All about Null value & Keyword in SQL

 

In SQL Null is both a value as well as a keyword. Let's look into NULL value first -

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Null as a Value

In simple terms, NULL is simply a place holder for data that does not exist. When performing insert operations on tables, they will be times when some  field values will not be available. 

In order to meet the requirements of true relational database management systems, MySQL uses NULL as the place holder for the values that have not been submitted. The screenshot below shows how NULL values look in database.

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Let's now look at some of the basics for NULL before we go further into the discussion.

  • NULL is not a data type - this means it is not recognized as an "int", "date" or any other defined data type.
  • Arithmetic operations involvingNULL always return NULL for example, 69 + NULL = NULL.
  • All aggregate functions affect only rows that do not have NULL values.

Let's now demonstrate how the count function treats null values.  Let's see the current contents of the members table-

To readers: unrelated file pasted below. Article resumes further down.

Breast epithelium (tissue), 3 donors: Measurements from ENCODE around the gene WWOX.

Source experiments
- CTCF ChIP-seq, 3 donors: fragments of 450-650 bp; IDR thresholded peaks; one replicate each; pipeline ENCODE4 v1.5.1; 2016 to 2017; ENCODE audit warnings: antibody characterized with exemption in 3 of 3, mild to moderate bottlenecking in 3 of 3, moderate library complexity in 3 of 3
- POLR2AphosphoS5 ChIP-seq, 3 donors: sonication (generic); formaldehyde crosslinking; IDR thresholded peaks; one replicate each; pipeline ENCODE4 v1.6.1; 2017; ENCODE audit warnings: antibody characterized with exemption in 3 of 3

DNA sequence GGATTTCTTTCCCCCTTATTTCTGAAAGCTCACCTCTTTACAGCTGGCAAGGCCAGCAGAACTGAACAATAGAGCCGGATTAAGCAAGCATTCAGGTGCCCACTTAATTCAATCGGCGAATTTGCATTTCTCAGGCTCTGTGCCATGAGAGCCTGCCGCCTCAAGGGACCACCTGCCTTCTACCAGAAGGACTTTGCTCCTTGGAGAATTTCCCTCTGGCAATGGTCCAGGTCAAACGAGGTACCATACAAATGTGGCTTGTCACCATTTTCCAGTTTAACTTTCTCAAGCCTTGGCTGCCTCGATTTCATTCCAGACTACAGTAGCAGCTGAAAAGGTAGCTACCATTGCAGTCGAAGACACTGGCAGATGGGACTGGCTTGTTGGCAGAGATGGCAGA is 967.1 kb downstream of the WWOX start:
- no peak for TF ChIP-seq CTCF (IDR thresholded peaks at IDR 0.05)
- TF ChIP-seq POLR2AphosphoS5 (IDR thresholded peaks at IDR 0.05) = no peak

SELECT * FROM `members`;

Executing the above script gives us the following results

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Let's count all members who have updated their contact_number

SELECT COUNT(contact_number)  FROM `members`;

Executing the above query gives us the following results.

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Note: Values that are NULL have not been included

What is NOT?

The NOT logical operator is used to test for Boolean conditions and returns true if the condition is false. The NOT operator returns false if the condition been tested is true

Condition

NOT Operator Result

True

False

False

True

 

Why use NOT null?

There will be cases when we will have to perform computations on a query result set and return the values. Performing any arithmetic operations on columns that have the NULL value returns null results. In order to avoid such situations from happening, we can employ the use of the NOT NULL clause to limit the results on which our data operates.

NOT NULL Values

Let's suppose that we want to create a table with certain fields that should always be supplied with values when inserting new rows in a table. We can use the NOT NULL clause on a given field when creating the table.

The example shown below creates a new table that contains employee's data. The employee number should always be supplied

CREATE TABLE `employees`(
  employee_number int NOT NULL,
  full_names varchar(255) ,
  gender varchar(6)
);

Let's now try to insert a new record without specifying the employee name and see what happens.

INSERT INTO `employees` (full_names,gender) VALUES ('Steve Jobs', 'Male');

Executing the above script in MySQL workbench gives the following error -

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NULL Keywords